Walk down any street in any town and ask the locals what defines their community. Most likely they will get it right—with far better odds than the guide books and apps.
In Seattle you’ll hear “Pike Place Market” nine out of 10 times. All the more stunning, then, that we almost lost it. Thirty years ago many people saw it as run-down and blighted and were ready to call in the bulldozers. What a relief that people like Victor Steinbrueck took a stand and not only saved the place, but pumped new life into it. Today not only is the Market the spirited center of downtown, but a powerful economic engine, too. And that will be even more so when the Alaskan Way Viaduct comes down and the Market becomes the keystone of a revitalized waterfront.
In our Pacific Northwest, we take our land and landscapes seriously. We get that the consequences of a reckless land-use decision can reverberate for decades. We try to do things right.
It’s like gardening, but writ large. As a community we try to put the right kinds of things in the right part of the plot; everything where it can flourish best. We aim to cultivate a harmonious diversity rather than a drab monoculture. We try to create the conditions for long-term vitality.
Fuming gardeners. Sounds bucolic, right? Often not. Sometimes people don’t agree about how a piece of land could best be used. Visions clash. Tempers flare. Money becomes an issue. This is where Forterra steps into the garden. We’re practiced at getting people to talk and find shared values. And we’re accomplished in the art of the possible and reaching terms that everyone can feel good about.
Keystone lands. Over the last 25 years we’ve done 400 different land transactions. That adds up to 250,000 acres and $500 million in value. The projects range from the small to the large, from the spectacular to the hardly noticed. What they have in common is this: like the Pike Place Market, they help give a neighborhood or region its character, its definition, its organizing principle.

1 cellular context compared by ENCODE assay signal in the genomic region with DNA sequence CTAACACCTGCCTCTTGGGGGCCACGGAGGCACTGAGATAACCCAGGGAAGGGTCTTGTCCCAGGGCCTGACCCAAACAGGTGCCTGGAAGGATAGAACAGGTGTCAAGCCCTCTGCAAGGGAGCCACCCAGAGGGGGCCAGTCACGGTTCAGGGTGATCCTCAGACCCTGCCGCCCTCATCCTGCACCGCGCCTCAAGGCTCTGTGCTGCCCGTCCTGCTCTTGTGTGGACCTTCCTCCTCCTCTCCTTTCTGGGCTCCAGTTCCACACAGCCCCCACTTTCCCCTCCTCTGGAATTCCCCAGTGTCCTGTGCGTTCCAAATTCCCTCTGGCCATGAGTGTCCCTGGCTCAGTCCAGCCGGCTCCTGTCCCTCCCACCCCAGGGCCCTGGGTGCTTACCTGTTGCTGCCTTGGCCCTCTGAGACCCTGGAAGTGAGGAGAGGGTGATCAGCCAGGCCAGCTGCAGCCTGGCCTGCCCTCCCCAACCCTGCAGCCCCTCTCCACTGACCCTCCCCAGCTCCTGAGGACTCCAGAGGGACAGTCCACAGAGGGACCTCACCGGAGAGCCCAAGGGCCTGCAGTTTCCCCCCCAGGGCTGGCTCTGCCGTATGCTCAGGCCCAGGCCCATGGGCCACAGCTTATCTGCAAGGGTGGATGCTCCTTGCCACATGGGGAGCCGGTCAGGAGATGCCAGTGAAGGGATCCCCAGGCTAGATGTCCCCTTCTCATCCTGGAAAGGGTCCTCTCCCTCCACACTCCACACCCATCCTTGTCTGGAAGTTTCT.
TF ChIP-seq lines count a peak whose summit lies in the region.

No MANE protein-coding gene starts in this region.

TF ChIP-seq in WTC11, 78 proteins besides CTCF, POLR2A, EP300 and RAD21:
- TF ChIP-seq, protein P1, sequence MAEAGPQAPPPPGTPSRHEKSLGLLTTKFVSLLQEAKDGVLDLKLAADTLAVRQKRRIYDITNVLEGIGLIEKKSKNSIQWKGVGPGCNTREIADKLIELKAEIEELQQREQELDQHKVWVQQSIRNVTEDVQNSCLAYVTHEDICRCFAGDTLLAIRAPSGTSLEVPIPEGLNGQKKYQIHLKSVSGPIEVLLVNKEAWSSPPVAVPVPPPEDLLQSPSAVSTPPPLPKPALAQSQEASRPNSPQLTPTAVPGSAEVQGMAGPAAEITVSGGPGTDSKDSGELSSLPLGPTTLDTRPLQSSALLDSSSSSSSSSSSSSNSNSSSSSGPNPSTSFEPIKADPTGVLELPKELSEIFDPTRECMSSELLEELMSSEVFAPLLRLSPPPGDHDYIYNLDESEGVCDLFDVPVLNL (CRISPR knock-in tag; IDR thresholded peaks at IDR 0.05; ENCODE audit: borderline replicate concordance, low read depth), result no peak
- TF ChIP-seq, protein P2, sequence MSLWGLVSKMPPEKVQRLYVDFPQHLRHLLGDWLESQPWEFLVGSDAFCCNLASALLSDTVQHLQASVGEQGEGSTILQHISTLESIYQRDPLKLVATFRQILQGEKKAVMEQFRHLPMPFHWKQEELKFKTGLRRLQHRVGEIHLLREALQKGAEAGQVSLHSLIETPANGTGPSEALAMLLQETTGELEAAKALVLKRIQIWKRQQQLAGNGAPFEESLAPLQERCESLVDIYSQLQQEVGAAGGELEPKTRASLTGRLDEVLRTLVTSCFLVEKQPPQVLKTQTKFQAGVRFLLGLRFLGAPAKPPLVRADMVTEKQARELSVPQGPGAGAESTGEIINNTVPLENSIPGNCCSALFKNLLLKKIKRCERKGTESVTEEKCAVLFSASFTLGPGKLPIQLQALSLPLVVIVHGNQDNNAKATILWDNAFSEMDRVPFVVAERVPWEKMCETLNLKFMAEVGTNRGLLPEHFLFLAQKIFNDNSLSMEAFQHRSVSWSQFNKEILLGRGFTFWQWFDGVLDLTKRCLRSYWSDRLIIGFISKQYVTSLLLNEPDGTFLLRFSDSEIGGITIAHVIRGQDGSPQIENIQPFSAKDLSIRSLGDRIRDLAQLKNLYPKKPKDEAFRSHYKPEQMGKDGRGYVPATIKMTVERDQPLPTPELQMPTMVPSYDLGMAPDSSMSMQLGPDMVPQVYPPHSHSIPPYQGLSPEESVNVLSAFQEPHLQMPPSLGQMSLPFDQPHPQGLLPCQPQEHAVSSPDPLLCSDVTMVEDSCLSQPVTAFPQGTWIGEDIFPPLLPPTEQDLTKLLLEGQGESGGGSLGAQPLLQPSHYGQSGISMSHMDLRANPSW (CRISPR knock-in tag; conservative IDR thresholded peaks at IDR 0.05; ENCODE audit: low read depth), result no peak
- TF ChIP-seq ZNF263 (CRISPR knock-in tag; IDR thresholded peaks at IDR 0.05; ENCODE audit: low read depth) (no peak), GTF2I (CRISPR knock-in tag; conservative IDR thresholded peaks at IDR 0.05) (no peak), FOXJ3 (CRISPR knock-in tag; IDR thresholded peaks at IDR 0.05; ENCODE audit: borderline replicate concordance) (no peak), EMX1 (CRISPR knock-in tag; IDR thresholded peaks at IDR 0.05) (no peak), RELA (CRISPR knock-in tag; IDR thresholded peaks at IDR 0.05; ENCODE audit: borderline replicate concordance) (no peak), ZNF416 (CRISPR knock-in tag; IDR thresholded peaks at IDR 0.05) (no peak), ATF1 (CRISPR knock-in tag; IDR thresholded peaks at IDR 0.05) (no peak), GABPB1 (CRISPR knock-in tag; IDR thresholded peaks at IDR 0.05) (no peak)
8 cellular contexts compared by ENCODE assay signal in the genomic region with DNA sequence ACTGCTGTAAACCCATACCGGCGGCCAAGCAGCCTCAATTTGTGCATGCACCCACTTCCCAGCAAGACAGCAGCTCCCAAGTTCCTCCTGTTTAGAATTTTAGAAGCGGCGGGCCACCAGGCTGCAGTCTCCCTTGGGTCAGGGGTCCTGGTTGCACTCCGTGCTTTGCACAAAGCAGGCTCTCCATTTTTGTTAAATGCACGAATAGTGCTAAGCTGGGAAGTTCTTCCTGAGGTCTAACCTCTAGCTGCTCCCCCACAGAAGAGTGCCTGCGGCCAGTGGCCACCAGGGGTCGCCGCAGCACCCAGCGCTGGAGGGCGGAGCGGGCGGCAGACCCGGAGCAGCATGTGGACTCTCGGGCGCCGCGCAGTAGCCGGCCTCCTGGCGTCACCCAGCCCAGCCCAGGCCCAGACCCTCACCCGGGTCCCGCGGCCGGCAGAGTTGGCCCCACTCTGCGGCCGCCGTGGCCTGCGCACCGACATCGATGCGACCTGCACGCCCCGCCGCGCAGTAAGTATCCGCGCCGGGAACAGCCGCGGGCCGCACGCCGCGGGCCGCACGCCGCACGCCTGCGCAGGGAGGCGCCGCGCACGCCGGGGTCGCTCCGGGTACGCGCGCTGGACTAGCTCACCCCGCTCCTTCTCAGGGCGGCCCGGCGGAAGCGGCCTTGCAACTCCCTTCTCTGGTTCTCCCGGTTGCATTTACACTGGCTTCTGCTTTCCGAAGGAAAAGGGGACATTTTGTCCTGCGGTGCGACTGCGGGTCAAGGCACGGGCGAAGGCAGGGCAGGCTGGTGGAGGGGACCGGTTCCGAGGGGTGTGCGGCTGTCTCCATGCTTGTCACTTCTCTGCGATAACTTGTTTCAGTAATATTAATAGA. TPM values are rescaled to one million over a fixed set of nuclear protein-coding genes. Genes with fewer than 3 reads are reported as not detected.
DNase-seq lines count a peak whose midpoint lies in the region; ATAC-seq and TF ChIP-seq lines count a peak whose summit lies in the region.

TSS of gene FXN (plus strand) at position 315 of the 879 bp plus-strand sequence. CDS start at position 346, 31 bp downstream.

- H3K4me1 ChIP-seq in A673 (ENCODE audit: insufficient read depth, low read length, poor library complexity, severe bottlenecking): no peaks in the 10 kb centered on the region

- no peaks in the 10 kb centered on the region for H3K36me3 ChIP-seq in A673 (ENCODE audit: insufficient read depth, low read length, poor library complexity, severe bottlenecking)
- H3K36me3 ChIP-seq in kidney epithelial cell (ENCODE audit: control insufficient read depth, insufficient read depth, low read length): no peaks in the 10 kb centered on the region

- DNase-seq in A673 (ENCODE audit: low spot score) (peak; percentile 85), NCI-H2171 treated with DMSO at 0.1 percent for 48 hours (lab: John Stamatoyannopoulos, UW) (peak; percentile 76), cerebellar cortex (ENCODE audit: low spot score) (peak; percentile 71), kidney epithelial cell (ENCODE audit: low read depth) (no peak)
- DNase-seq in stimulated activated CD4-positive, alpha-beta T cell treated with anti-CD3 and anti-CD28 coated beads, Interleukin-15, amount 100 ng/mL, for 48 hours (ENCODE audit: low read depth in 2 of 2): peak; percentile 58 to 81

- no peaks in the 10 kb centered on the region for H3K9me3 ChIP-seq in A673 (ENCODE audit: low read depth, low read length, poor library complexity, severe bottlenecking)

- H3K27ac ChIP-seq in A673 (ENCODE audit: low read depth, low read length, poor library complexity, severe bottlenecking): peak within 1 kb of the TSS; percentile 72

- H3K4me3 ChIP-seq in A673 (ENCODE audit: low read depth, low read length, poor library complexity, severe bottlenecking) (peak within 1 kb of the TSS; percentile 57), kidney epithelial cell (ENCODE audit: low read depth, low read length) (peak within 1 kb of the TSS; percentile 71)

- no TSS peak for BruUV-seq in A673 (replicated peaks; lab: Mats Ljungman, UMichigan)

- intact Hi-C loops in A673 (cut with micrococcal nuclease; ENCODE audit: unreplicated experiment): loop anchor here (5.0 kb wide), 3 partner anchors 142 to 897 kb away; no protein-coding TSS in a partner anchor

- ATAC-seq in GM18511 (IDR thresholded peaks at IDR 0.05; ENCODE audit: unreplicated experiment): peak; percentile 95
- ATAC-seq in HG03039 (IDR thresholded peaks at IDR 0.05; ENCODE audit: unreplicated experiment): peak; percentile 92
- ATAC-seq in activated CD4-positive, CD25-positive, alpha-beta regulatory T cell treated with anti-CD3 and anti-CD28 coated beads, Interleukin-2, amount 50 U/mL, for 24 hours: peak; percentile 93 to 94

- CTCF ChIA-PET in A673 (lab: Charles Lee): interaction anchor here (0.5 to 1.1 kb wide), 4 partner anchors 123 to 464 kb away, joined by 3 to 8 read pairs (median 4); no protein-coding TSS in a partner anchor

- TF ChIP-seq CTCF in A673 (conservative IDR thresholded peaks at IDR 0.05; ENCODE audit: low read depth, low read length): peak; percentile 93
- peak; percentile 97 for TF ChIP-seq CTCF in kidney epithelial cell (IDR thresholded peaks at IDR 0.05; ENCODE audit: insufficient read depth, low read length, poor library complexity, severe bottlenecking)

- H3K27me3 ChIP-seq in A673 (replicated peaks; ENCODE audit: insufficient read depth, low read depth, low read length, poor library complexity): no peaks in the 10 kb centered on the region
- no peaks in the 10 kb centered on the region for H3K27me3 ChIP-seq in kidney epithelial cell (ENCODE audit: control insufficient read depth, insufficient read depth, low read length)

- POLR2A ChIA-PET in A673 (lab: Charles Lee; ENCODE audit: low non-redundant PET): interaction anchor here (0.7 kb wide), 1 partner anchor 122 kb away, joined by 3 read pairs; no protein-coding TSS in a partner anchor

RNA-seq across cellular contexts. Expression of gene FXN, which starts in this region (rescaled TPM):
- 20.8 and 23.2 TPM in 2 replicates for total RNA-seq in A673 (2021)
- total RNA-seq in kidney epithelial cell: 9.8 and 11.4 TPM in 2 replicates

In Forterra’s early days, we were focused on big, iconic wild landscapes outside the cities. We make no bones about still caring about such places (see sidebar). But over time we’ve come to see that other lands undergird beauty and sustainability, too. That can mean working lands like family farms, or urban lands for parks, arts centers, community gathering places or even affordable housing. Like any ecosystem, like any garden, the parts thrive best when they thrive together.
Double keystone: parks and housing. Recently Forterra bought the Wayne Golf Course in Bothell. Working with local allies, we plan to turn it into a 90-acre urban park, replete with a stretch of the Sammamish River restored and alive with salmon. The park will undeniably be a keystone part of the emerging, dynamic, more urbanized Bothell, including a large concentration of affordable housing right in the downtown core—just minutes from the park on foot or bike via the Burke-Gilman Trail.
Think about it. That housing is just as much a keystone as the park, creating the basis for a strong, resilient, cohesive community where everyone, regardless of background, can find a home. When we find great lives in such vibrant urban communities, we can break our habit of encroaching into farms and wildlands. It’s a twofer.
This is why Forterra is starting to pursue property throughout Puget Sound that can be turned into graceful, affordable housing and other features characteristic of welcoming, inclusive neighborhoods. In this, we’re excited to be teaming with new partners like El Centro de la Raza.
The great part about gardening is that each season you can get better. That’s what Forterra is striving for, together with people like you, in this glorious, complicated garden called the Pacific Northwest.
Join us. Bring your intelligence, your hope and your grit. Together we can help this place flourish for everyone.
Teanaway Community Forest
Protected with Forterra’s help in 2013, the Teanaway Community Forest is a stunning 50,241-acre landscape at the headwaters of the Yakima Basin watershed. The forest contains abundant hiking trails and nearly 400 miles of free-flowing streams and prime habitat for fish and wildlife. By safeguarding the area, farmers and ranchers will have a more dependable source of water as climate change advances.
Seattle Opera House Education Center
Committed to making urban parks like Seattle Center as interesting and magnetic as possible, Forterra has teamed with Seattle Opera to envision and secure property for a new building next to McCaw Hall. Swathed in soaring glass, it will house administrative offices and the costume shop as well as rehearsal space. In addition the Opera will use the space for education, dramatically increasing programs for diverse schoolkids from across the region.
In a back-from-the-brink save, Forterra kept a farm near Arlington from being turned into a suburban subdivision. Already a road had been paved and utilities installed. With Forterra’s action, the land will return to farming, and the development pressure lifted off neighboring berry and pumpkin farmers.